PEOPLE concerned about the impact of mining on agricultural land tried to let their opinion known to State Minister for Mineral Resources and Energy Tom Koutsantonis last week.
Around 35 people from around SA took part in a line-up to hand deliver letters to the minister that referred to petroleum and mineral exploration and projects, with requests that these activities on sustainable farmland be stopped.
A petition, signed by more than 780 SE residents, was also to be presented to Mr Koutsantonis asking for amendments to applicable acts for the rights of landowners and farmers to say no to exploration or mining projects.
Limestone Coast Protection Alliance member and member for the Round Table for Unconventional Gas Projects in SA Anne Daw said the group went to the State Administration Centre thinking they would be able to deliver the letters and petition to a member of the minister's staff while he was in parliament.
Mrs Daw had notified the minister's office this was going to happen but when they got there they were made to wait by security.
A young staff member came down to pick up a letter from the group.
"I told him 'there is more than one letter'," Mrs Daw said.
"So he said he was just a clerk but he'd go to get someone more senior...no-one came down."
Mrs Daw and the group left the letters with security, and they had been left with a sour taste in their mouths.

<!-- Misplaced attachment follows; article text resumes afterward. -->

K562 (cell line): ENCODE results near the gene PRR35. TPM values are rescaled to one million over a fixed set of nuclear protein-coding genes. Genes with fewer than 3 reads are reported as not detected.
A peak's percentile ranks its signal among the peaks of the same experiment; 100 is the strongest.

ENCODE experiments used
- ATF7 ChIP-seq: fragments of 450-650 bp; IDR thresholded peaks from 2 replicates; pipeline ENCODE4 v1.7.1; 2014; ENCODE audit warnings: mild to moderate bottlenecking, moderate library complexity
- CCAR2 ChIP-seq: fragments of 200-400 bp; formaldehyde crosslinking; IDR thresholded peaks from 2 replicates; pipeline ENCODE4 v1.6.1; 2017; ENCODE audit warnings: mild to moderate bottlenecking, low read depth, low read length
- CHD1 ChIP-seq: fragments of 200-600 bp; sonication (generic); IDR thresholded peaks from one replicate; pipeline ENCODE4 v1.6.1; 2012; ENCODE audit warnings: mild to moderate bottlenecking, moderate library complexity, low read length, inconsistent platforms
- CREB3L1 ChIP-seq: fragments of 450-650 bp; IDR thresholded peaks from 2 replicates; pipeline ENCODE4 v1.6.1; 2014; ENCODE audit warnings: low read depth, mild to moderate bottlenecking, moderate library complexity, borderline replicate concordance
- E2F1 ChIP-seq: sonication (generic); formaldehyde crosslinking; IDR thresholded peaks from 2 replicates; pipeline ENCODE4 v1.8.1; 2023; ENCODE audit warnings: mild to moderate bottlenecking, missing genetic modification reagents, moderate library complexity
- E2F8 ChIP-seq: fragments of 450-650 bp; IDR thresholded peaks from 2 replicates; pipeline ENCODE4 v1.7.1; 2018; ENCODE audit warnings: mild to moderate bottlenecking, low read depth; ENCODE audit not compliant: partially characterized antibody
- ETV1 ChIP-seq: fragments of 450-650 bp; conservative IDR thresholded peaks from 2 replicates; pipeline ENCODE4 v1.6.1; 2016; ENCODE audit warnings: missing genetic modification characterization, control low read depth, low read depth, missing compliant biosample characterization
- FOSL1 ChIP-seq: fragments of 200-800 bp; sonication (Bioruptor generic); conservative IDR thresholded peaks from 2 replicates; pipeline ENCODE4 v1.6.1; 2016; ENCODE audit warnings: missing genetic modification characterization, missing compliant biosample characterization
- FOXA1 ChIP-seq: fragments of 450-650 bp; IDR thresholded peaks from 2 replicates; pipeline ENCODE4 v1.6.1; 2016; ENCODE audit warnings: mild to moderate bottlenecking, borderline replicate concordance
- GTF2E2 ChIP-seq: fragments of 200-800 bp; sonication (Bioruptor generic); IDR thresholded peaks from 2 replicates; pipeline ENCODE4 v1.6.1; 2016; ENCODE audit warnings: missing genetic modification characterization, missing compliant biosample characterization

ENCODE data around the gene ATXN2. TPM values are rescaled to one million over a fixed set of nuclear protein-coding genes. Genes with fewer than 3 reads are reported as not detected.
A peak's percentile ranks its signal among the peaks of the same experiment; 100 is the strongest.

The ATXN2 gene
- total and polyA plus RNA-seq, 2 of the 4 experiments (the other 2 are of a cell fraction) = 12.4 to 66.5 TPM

"We showed his (minister Koutsantonis') department wouldn't even make the effort to come down and engage with us," she said.
"I wasn't unhappy; it still let us get our message out there."
Mrs Daw had written a letter to the minister herself, speaking out against his calls asking for science and not emotion from those concerned about the projects.
"You ask for scientific facts," she wrote. "Let me explain to you how geology fits into this category.
"Geology is a broad scientific discipline that studies the Earth, its materials, landforms, processes and history... The lower SE of SA, Eyre Peninsula, Yorke Peninsula and areas of Kangaroo Island are situated on limestone, prone to subsidence and sink holes."
Mrs Daw warned the minister about the possibility of sink holes being created by mining projects, with mining and drilling listed by a the Pennsylvania State Office in the United States as causing a threat to limestone subsidence and sinkholes. She also warned about seawater intrusion, which had already occurred in the SE with over allocation of bores.
More concerns will be aired at a state rally and protest march on August 2, at 10am, on the steps of Parliament House and a protest march along King William Street with a further rally at Victoria Square at 10.30am.
The rally and protest march is titled "Save our food bowl, water and tourism" and will bring concerned parties from the city and country together.